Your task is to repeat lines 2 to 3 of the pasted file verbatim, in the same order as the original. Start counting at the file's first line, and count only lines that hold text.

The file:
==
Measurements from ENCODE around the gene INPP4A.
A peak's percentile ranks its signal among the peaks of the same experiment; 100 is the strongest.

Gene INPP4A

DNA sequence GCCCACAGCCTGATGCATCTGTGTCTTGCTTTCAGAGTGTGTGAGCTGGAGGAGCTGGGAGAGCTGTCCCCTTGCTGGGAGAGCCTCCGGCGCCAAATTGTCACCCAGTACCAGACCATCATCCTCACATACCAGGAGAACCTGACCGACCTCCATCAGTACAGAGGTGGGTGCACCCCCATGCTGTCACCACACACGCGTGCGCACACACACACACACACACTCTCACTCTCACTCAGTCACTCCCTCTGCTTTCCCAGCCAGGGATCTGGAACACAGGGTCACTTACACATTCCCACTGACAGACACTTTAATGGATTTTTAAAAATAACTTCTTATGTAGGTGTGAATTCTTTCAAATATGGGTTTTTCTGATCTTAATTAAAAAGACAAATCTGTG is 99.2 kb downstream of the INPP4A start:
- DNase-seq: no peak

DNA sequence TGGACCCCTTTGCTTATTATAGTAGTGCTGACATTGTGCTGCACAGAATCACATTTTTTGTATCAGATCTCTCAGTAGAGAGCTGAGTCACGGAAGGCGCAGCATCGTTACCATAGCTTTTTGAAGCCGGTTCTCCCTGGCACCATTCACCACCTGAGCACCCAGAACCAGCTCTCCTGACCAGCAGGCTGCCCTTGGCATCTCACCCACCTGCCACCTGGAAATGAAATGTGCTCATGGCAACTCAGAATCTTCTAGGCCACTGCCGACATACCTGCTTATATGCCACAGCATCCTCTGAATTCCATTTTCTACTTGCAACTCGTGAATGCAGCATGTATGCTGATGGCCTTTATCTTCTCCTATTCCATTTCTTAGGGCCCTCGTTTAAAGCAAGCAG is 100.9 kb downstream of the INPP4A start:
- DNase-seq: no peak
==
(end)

A peak's percentile ranks its signal among the peaks of the same experiment; 100 is the strongest.

Gene INPP4A